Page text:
“Before our son was born my husband and I knew exactly what we wanted to name him. However, we had no idea how much this little baby of ours would need the bravery and strength behind this name. We named him Leo.
After a very normal and almost boring pregnancy, Leo came into the world 3 weeks early. On February 22, 2016, our perfect little boy was born. After such an uneventful pregnancy things only progressively got more difficult. At first Leo seemed to be very healthy. He was breathing well and his heart beat healthily. Quickly things began to change. Leo was having trouble eating and maintaining a healthy temperature but the doctors insisted it must be due to his early arrival. ‘You must have had your dates wrong and he wasn’t quite to 37 weeks yet,’ they said to us as we brought up concerns. But both my husband and I had a horrible feeling that something wasn’t right. I knew I had my gestation dates correct. We knew something else was wrong.
When Leo was 24 hours old we began to notice he had an odd tremor. The doctors insisted that we were just nervous new parents and a few days later we were discharged. We still felt in our hearts that something was wrong with our newborn son. As we packed up to leave the hospital one of the nurses came into the room and said to me, ‘If you guys were my kids, I would tell you to go straight to the children’s hospital. Something is wrong with your baby.’
We did just that. This is when our entire lives would change. As we checked into the ER at the OU Children’s Hospital, Leo’s temperature drastically changed by several degrees in a matter of just minutes from 98.6 to 102 degrees. The nurses were very confused and immediately admitted us to be seen. The next few weeks are a blur of tests and questions, all ending in more questions than answers. The doctors would have me go over the pregnancy a thousand times. Was I ever sick? No. Was I sure I had my dates right? Yes.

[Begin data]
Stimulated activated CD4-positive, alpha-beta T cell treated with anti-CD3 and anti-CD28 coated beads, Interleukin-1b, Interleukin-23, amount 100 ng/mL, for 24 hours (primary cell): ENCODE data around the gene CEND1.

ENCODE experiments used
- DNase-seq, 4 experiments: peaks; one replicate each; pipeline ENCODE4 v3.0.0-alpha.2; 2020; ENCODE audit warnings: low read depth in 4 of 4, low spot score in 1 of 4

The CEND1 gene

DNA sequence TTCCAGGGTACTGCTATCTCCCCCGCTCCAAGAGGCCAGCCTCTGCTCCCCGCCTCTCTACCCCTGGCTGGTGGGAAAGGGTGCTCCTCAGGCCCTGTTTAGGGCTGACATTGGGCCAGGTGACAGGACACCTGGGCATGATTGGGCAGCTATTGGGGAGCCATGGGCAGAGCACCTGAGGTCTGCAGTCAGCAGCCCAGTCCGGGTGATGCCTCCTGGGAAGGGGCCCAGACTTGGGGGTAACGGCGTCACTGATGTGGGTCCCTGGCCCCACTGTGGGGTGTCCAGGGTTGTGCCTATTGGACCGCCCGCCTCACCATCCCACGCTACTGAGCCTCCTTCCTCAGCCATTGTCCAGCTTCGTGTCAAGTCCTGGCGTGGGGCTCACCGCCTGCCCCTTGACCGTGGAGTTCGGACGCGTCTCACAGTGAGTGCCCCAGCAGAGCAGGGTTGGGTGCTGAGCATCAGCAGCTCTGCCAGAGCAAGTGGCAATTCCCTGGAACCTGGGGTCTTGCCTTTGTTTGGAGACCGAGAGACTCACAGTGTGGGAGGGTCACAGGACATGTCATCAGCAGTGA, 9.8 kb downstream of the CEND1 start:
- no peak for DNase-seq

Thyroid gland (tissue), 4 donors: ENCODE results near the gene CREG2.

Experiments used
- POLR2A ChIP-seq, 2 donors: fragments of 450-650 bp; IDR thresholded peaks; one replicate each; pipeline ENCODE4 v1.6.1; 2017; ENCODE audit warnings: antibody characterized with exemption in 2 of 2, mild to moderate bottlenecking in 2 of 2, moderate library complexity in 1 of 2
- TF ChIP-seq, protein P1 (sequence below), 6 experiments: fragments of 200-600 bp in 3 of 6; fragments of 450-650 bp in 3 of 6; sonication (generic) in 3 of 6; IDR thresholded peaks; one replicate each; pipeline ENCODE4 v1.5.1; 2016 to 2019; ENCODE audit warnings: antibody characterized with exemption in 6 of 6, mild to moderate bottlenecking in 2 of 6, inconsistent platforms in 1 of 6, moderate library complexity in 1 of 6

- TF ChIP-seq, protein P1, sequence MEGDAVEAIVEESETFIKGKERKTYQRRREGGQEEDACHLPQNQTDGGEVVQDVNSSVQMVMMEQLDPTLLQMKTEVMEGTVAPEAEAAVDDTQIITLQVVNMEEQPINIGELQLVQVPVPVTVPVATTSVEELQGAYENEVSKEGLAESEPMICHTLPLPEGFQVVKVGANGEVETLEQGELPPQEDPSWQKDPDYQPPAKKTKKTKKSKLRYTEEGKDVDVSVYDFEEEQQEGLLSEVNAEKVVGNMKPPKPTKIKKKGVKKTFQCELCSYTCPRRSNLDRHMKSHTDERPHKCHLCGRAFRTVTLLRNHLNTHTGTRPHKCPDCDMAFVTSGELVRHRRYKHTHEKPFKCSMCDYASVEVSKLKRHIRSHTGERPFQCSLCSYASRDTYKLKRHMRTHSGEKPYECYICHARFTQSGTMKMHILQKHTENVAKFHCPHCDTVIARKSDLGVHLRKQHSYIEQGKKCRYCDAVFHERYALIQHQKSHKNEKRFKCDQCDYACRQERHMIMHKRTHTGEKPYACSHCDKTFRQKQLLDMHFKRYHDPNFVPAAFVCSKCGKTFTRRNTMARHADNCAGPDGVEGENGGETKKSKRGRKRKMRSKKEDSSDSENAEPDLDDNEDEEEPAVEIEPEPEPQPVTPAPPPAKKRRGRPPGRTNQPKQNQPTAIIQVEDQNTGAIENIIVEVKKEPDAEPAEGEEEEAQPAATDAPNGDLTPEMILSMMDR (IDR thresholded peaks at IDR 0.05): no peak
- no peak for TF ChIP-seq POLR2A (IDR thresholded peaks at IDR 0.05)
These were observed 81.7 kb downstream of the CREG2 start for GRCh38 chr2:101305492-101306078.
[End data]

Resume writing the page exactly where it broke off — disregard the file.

Finally, the medical team decided to do an MRI to take a look at our newborn baby’s brain. I remember this day better than the day I gave birth. Every detail of that memory seems to be imprinted inside my brain forever. After the MRI results were ready the medical team came into our room. Being a teaching hospital, there were always a few students with each attending physician, but this time our room was filled. The attending sat us down and pulled a chair up in front of us. I remember realizing she was not much older than I was and was several months pregnant. She began to cry. I am sure it was the opposite of what she was supposed to do but it was exactly what was needed. She was crying for us and with us. She told us the MRI showed a significant brain bleed as well as decreased white matter. ‘This could be nothing still,’ she told us, trying to give us hope. But everyone in that room knew it wasn’t true. We all knew it meant something.
In all the time since I have never seen a doctor show such emotion. The following months were spent with various specialists, sleepless nights while Googling symptoms, and trying to comfort a very fussy baby. Leo never slept and would cry a gut-wrenching cry if he was set down. He was in pain though we couldn’t figure out why. We were in and out of the hospital for months. He was diagnosed with GERD, diabetes insipidus, and failure to thrive. The doctors were running test after test trying to figure out what could be causing all of Leo’s issues.